Posts Tagged netzach
Endurance within Indwelling Presence
We’re on the home stretch toward Shavuot as we enter the last Shabbat of this year’s Omer journey. Having gotten this far on this daily practice is evidence of a certain kind of endurance, but it is just a hint of the kind of endurance we all need throughout our lives. One component of creating a new reality, or recognizing the new Reality which surrounds us daily, is patience. An important component of endurance is patience. The practice of meditation, an ancient Jewish practice as well as a spiritual technique used by many other religious traditions, is one of building the kind of internal patience needed to contribute to a world where Presence is not only present (which it is all the time) but a world where we are aware of that Presence. The Hebrew word for meditation is Hitbonenut, based on the root word Boneh, which refers to building. Let this Shabbat be one where we meditate, be in joy during Shabbat, and build our spiritual connections.
Endurance within Foundation
The old song “inch by inch, row by row, we’re gonna make this garden grow’ seems appropriate for the theme of this day of Counting the Omer. Effort, diligence, determination are the necessary building blocks for any strong structure, whether that is a physical one like a house, or a spiritual practice like daily expressions of gratitude. Today, Shabbat, we recognize that small acts that add up are not necessarily the kinds of work we avoid on Shabbat, but can be smiles, offers of assistance, harmonizing with someone else’s Shabbos melody, shaking hands with a newcomer at services or opening a book we’ve been meaning to read for a long time. Goals that require slow, steady effort may seem beyond attaining, but, throughout Jewish history, it has been those that have endured. Jewish history is an unbroken story of endurance, leaving a legacy of a strong foundation for us to build upon today.
Endurance within Splendor
It’s almost Shabbat. We’ve all endured a long and challenging week, each with our own individual challenges. Shabbat comes as a reward…we can enjoy the Splendor of Shabbat.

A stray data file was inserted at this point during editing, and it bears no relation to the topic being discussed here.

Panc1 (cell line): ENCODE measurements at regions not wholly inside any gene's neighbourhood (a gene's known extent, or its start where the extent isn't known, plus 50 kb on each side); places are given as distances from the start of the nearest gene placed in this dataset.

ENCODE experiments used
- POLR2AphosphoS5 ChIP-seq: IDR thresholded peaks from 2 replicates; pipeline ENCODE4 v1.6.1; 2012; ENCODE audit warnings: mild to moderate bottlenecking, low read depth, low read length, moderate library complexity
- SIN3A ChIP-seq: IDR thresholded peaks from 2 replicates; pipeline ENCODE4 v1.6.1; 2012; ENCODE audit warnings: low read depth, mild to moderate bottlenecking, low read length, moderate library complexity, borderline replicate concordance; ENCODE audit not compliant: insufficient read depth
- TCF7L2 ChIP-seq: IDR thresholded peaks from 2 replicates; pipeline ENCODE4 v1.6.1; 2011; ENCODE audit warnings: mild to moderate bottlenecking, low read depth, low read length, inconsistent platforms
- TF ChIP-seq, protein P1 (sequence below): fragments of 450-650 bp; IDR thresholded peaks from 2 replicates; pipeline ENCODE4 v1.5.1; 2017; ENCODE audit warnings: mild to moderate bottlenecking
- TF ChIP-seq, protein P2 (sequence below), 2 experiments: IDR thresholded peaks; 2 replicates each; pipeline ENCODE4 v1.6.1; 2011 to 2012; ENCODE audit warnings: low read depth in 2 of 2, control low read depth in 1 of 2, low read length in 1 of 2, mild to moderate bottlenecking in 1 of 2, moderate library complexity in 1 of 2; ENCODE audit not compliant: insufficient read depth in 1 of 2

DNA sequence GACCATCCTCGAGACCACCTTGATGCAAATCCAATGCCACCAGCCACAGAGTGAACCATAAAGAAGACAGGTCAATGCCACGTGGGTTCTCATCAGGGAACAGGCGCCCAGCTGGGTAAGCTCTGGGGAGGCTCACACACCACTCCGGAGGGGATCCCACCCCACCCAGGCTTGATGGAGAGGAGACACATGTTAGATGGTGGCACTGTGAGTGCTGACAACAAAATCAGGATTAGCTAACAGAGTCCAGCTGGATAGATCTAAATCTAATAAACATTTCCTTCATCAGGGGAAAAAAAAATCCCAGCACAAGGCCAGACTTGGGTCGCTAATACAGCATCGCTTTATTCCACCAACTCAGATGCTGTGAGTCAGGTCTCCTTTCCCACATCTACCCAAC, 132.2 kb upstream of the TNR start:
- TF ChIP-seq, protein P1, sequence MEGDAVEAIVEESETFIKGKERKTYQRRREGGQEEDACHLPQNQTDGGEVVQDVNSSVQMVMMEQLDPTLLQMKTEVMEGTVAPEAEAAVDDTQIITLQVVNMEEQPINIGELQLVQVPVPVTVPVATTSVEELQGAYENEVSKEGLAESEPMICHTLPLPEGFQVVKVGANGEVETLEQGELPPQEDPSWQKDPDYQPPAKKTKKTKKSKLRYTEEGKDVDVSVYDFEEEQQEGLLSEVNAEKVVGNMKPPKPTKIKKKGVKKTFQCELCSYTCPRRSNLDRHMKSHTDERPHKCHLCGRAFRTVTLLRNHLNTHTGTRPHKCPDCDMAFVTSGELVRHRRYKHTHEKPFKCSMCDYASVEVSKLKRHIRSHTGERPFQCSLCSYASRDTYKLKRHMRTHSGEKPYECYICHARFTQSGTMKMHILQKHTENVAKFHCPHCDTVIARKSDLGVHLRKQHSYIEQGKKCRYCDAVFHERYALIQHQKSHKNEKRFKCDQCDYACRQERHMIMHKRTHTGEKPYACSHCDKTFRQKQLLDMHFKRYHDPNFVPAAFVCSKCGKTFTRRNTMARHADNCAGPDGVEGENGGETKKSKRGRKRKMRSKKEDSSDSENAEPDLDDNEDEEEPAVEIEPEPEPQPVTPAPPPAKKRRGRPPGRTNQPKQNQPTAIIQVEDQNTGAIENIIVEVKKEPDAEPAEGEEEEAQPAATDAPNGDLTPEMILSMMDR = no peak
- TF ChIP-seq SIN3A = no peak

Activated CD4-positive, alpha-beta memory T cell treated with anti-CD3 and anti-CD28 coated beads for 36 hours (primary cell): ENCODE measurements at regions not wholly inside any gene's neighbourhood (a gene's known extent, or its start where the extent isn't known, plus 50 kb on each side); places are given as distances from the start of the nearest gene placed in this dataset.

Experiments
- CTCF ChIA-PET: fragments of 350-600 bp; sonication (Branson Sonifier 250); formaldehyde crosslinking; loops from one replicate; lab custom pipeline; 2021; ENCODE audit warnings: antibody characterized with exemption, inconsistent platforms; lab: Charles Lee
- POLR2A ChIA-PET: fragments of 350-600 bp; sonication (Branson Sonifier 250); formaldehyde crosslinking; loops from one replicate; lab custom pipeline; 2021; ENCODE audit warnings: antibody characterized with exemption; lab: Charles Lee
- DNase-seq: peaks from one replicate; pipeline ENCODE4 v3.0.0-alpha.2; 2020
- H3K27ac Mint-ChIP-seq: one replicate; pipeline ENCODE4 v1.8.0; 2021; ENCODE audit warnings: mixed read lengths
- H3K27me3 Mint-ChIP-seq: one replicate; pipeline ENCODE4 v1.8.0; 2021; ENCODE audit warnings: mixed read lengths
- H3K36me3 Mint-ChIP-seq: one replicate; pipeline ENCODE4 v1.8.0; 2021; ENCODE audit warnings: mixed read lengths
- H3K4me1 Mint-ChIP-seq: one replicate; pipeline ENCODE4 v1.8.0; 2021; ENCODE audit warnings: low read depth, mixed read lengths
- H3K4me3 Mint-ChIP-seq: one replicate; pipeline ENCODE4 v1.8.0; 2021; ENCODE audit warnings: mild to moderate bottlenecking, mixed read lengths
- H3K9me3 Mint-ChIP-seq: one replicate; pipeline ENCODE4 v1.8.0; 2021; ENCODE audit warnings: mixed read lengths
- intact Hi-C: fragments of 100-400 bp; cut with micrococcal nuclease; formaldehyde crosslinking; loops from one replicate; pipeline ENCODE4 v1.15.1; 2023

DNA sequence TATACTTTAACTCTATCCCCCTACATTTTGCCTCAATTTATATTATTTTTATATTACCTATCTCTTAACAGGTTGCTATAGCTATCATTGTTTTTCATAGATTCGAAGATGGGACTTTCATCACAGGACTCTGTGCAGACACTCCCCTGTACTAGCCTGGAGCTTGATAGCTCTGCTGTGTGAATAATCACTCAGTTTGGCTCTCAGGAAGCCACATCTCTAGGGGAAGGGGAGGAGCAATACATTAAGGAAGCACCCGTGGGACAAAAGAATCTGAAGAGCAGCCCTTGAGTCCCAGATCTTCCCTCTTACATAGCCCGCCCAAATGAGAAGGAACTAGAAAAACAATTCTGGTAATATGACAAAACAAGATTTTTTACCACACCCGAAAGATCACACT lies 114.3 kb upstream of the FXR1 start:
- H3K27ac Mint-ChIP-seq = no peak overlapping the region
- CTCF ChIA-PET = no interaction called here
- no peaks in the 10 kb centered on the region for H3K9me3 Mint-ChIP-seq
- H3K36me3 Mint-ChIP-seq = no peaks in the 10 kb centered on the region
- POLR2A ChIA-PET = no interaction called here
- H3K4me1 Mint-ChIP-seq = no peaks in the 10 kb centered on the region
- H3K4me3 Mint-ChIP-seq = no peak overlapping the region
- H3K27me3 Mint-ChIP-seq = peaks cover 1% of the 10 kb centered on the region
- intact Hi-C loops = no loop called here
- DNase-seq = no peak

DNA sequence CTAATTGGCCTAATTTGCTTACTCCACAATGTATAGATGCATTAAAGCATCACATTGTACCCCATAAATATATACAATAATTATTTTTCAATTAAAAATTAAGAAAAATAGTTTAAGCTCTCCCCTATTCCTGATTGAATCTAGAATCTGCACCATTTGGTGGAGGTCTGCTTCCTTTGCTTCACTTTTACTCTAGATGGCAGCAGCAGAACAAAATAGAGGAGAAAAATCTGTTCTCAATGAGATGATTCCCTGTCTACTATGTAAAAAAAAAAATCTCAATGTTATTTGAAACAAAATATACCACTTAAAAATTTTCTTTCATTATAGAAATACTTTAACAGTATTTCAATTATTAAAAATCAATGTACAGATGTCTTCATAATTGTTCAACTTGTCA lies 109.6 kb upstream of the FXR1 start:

Indwelling Presence within Endurance
Today is a day to remember that the Source/the Force/the Holy Oneness is always with us, a wellspring of strength that helps us persevere through pain, anger and fear. This past week has been overfilled with disaster and tragedy, a week where the energy of Netzach, persistence, was unfortunately necessary. Boston Marathon bombings, terror suspects bringing a huge city to a halt, and a disastrous earthquake…and, of course, the many tragedies that make few headlines because we have become immune to the deaths due to uncontrolled guns and civil wars, to malnutrition, neglect and domestic violence. Today, let us remember that helpers, the heroes, the survivors, all those who, fueled by compassion and morality, fight to help us recognize the humanity behind the tragedy. May we all recognize that Presence within us calls each of us to right action and gives us the energy to endure.
Foundation within Endurance
Yesod, ‘Foundation’, is often considered the seat of the ego. When our egos are well formed and carefully tended they tend not to grow out of proportion. A healthy ego is the foundation of a charitable, kind, confident and self-reflective person. It is this kind of foundation that helps keep us grounded as we move daily, little by little, toward our goals….or, at the very least, help us navigate around the obstacles in our path!
Splendor within Endurance